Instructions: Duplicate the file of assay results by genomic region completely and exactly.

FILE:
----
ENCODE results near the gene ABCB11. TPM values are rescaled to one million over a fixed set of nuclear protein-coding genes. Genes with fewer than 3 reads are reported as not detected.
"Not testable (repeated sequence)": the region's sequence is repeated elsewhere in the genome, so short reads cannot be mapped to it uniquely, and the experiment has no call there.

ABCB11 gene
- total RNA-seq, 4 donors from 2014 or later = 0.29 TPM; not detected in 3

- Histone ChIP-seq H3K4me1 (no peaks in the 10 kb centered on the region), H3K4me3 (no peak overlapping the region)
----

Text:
ENCODE results near the gene ABCB11. TPM values are rescaled to one million over a fixed set of nuclear protein-coding genes. Genes with fewer than 3 reads are reported as not detected.
"Not testable (repeated sequence)": the region's sequence is repeated elsewhere in the genome, so short reads cannot be mapped to it uniquely, and the experiment has no call there.

ABCB11 gene
- total RNA-seq, 4 donors from 2014 or later = 0.29 TPM; not detected in 3

- Histone ChIP-seq H3K4me1 (no peaks in the 10 kb centered on the region), H3K4me3 (no peak overlapping the region)